By William W. Abbott

On April 6, 2009, T-Mobile applied to the Planning Department of the City and County of San Francisco for a determination on the installation of 40 wireless telecommunications facilities on existing utility poles throughout San Francisco. On August 7, 2009, T-Mobile applied for a permit from the Department of Public Works for an installation on Randall Street, marking the application that the installation was exempt from CEQA. Prior to the Planning Department completing its CEQA review, Public Works granted the permit on August 10. Roughly a month later, the Planning Department granted a certificate of CEQA exemption. Two months later, T-Mobile completed the Randall Street installation. A neighbor, Robinson, then filed suit, claiming that the City violated CEQA and its own approval procedures. The trial court ruled for the City and T-Mobile. Robinson appealed.

The initial issue on appeal was whether the installations met the requirement for a Class 3 exemption from CEQA. Viewing this dispute as purely a question of law, the appellate court concluded that these installations fully completed with the criteria codified in CEQA Guidelines section 15303 (construction and installation of limited number of new, small facilities or structures.) Robinson also claimed that the City was precluded from using a exemption due to cumulative impacts, arguing that the City was required to look at this question City wide. Acknowledging but sidestepping the question of whether the court should apply the substantial evidence or fair argument test to the question of whether there was evidence of cumulative impacts, the appellate court pointed out that CEQA Guidelines section 15330.2(b) calls for a more geographically focused inquiry, looking at the evidence in the record of successive projects “in the same place.” Finding only speculation that there may be later similar projects in the same place, the appellate court concluded that there was insufficient evidence to reverse the decision, regardless of which standard of review the court applied.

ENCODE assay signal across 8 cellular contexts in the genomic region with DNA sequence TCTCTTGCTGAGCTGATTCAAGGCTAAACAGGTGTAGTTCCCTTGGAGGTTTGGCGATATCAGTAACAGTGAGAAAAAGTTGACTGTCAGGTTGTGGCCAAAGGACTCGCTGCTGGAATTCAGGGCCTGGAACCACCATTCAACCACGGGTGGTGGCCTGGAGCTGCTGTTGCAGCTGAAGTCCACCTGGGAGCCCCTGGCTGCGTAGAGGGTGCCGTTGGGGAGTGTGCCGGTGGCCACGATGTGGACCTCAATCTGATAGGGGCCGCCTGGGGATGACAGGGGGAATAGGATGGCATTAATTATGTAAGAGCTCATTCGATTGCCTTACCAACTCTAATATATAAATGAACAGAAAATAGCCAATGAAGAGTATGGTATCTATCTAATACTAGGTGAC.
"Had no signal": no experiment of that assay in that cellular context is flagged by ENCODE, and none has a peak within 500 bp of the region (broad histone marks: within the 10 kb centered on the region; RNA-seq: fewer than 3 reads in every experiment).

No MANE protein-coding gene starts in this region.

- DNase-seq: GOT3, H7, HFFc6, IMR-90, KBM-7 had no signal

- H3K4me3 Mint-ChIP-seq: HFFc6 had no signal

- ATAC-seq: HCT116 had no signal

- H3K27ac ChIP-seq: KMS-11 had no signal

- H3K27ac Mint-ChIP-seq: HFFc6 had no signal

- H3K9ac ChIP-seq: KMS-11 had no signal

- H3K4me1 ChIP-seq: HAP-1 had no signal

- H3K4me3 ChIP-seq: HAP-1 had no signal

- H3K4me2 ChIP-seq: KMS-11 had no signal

The appellate court then addressed the sequencing of the permit “cart” before the CEQA “horse”. While in fact the sequencing of CEQA and permit issuance was reversed, the appellate court found that the appellants made an insufficient showing that an order compelling the City to redo the process could possibly lead to a different outcome, concluding that this error was not prejudicial and therefore not a basis for reversing the decision.

The final issue on appeal was a due process claim, whereby the appellant argued that he was entitled to notice and hearing before the issuance of the permit. The appellate court distinguished the wireless permits from the leading cases on land use due process for neighbors, implicitly finding that the facilities did not rise to the level of significance such that notice and due process was required. Robinson v. City and County of San Francisco (July 20, 2012, modified August 21, 2012, A132385) ___Cal.App.4th ___.

William W. Abbott is a partner at Abbott & Kindermann, LLP. For questions relating to this article or any other California land use, real estate, environmental and/or planning issues contact Abbott & Kindermann, LLP at (916) 456-9595.

The information presented in this article should not be construed to be formal legal advice by Abbott & Kindermann, LLP, or the formation of a lawyer/client relationship. Because of the changing nature of this area of the law and the importance of individual facts, readers are encouraged to seek independent counsel for advice regarding their individual legal issues.